Cover Letter — How and When? | BEGIN

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After weeks of job searching and perfecting the resume, you are ready to send it to your desired job openings, only to find out that they require cover letters as well. Writing a cover letter for a resume is a lot simpler than you think. A well-written cover letter would maximize your chances of getting an interview. There are many cover-letter formats for job applications available on the internet.

A cover letter is a document that you send along with your resume to show why you are the best candidate. Not all employers expect a cover letter, but writing one makes a very good first impression. Writing a cover letter shows commitment from your side, as it takes extra time to write personalized letters for each job opening. The purpose of a cover letter is to introduce yourself and briefly summarize your professional background, skills, and qualifications.

A cover letter is a supplement to a resume, not a replacement. Keep in mind not to repeat what you have already mentioned in the resume.

How to write a cover letter?

Though a cover letter is personalized, it should still be crisp and clear. Here’s a small guide to help you out with writing a perfect one:

Use a professional cover letter header

The cover letter header should include your name, phone number, email address, date, the name of the hiring manager and their professional title, and the name and address of the company you are applying to.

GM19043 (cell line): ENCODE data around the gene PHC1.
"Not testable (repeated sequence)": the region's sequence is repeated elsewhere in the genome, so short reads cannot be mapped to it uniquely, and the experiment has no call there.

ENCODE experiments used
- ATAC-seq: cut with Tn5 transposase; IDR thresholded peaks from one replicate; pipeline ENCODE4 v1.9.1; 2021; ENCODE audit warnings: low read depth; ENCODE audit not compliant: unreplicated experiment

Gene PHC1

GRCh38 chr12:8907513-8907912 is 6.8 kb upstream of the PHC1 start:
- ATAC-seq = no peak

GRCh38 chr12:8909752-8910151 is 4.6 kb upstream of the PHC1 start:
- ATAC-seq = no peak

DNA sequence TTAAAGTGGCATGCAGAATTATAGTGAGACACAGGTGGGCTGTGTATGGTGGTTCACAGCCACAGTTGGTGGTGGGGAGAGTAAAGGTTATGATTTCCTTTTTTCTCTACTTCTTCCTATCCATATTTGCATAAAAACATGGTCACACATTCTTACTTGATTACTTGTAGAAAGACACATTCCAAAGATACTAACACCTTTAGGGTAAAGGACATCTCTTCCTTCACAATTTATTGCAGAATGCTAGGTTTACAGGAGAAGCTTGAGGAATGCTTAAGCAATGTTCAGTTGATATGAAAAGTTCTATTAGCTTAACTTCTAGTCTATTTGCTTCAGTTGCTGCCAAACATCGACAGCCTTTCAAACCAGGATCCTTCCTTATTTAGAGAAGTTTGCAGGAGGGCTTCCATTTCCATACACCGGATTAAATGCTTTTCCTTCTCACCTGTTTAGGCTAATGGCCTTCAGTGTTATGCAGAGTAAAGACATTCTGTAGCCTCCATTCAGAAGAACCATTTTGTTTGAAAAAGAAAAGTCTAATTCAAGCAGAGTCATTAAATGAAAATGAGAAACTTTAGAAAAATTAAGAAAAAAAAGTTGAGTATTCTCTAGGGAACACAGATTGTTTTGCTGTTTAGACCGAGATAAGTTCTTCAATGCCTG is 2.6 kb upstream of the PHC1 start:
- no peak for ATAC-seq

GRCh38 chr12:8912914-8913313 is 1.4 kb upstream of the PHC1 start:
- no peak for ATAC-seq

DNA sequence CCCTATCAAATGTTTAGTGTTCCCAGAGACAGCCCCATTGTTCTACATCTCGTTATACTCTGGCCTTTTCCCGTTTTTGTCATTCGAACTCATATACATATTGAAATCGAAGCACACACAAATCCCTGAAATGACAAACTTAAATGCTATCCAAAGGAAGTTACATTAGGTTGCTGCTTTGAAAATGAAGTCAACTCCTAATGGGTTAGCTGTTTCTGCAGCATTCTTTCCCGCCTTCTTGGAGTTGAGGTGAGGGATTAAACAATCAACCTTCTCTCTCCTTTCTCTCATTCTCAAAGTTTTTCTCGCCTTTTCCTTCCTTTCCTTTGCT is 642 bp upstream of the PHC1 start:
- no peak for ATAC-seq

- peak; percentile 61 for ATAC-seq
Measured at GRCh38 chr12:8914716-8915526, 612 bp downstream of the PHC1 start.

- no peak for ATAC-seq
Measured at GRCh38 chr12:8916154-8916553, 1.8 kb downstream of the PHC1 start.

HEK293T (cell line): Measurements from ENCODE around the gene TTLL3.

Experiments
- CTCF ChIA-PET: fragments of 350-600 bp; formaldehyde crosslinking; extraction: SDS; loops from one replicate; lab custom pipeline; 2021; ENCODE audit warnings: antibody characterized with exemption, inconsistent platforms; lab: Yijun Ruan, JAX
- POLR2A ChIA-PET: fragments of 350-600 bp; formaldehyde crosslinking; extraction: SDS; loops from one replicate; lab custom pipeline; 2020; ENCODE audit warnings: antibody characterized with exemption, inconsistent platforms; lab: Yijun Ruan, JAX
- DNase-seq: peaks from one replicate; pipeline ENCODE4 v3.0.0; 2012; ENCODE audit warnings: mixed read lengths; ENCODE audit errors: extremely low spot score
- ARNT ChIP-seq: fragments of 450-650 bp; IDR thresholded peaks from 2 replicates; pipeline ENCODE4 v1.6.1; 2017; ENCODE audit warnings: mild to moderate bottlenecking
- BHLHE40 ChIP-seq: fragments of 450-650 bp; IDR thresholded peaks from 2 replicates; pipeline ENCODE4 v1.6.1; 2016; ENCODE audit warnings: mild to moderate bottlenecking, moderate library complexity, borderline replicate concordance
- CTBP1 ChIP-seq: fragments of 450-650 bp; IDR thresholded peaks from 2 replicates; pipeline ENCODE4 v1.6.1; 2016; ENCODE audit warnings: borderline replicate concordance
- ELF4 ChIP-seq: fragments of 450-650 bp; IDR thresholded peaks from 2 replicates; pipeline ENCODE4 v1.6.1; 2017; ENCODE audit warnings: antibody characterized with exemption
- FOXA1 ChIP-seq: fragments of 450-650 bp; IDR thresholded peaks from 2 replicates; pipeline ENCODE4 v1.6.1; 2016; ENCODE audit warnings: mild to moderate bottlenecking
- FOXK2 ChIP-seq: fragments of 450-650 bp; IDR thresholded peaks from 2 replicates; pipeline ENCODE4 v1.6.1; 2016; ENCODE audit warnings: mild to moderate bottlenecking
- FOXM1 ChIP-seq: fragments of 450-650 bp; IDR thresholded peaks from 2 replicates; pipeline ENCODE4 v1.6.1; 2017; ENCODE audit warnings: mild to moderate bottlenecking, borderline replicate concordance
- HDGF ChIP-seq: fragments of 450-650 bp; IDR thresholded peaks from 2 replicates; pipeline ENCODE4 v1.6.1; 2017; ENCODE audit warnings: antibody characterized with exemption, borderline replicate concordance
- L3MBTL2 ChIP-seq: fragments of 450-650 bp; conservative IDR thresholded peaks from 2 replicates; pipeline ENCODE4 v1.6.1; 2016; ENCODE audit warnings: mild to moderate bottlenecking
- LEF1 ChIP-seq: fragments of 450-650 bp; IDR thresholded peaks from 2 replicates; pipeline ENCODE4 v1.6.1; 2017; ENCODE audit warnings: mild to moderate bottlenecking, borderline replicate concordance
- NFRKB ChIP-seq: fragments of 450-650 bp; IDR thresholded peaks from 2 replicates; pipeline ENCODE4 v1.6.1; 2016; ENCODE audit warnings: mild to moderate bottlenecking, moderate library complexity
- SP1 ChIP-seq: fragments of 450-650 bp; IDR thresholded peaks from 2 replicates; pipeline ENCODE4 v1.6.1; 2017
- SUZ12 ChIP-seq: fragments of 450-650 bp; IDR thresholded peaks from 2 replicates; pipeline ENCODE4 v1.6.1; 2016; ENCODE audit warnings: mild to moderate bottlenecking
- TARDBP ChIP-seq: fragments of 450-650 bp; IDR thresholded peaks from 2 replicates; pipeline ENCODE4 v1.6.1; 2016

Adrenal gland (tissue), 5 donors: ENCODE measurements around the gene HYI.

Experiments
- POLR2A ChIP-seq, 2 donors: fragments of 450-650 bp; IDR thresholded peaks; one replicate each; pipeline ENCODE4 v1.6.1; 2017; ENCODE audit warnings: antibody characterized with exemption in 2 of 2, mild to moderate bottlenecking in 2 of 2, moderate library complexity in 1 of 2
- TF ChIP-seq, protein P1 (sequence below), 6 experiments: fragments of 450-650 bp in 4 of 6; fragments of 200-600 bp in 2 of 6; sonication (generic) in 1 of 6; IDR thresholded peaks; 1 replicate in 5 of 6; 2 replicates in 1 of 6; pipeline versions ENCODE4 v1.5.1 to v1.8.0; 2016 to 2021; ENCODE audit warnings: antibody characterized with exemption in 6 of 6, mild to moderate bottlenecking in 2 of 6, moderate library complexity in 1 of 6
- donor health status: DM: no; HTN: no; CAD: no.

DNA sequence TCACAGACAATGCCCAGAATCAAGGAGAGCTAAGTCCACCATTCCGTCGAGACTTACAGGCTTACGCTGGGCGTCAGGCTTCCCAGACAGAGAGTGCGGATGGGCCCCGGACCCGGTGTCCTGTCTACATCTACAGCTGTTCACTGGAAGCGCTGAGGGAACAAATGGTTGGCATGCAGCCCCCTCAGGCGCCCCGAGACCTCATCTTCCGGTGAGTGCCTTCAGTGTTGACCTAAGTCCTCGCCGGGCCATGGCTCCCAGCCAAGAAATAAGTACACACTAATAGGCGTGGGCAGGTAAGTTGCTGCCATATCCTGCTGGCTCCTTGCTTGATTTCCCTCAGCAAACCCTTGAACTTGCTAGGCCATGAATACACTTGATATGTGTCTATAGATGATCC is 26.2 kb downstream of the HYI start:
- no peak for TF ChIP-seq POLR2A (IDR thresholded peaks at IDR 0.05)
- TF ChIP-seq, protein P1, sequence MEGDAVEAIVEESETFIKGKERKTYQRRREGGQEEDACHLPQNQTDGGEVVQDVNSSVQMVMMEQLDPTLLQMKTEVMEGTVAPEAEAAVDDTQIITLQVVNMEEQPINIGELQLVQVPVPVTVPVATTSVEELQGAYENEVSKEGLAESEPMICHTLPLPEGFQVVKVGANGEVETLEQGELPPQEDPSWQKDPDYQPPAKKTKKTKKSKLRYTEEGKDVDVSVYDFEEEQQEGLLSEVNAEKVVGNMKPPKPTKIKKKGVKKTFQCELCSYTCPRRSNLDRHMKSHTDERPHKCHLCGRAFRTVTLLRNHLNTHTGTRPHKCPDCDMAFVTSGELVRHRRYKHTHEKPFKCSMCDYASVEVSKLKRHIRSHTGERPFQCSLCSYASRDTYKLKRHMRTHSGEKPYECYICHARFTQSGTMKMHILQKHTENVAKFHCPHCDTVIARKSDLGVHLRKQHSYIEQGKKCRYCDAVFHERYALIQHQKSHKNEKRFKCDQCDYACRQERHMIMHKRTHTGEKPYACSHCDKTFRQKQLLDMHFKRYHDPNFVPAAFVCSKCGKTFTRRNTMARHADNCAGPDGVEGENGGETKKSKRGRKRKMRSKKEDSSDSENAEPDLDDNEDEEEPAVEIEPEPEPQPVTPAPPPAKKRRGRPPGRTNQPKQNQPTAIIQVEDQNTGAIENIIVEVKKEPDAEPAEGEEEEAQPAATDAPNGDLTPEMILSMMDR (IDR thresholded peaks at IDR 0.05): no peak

Your email address should be from a respected provider like Gmail or your domain. It should have only your name and last name. Any jargon would be a deal-breaker. Also, never use your current work email address to send in a cover letter, as that is disrespectful to all the parties involved.

Greet the hiring manager

Next, start your letter by addressing the hiring manager by name, if possible. Studies show that hearing or seeing our name has a positive influence on the mind. So, don’t hesitate to use the name of the hiring manager to start the letter. There are a lot of ways to find the name of your hiring manager. The simplest way to find the name is to look up the head of the relevant department on LinkedIn. Many times, you will find the name on the job posting or in the email address provided in the job description. If you do not find the name of your hiring manager, then address him/her as “Dear Hiring Manager”. Avoid using the phrase “To whomsoever it may concern.”

Opening paragraph

The first few sentences would determine whether the hiring manager would read further and give you a chance. Grab the reader’s attention with 2-3 top achievements. Though this should include your name and the position you are applying for, it should not be a generic one. For example, it should not be like this:

“Hello, my name is XYZ and I would like to work as a sales manager for ABC company. I’ve worked as a Sales Manager at a POR company for 5+ years, so I believe that I have the required skills and experience to lead the team.”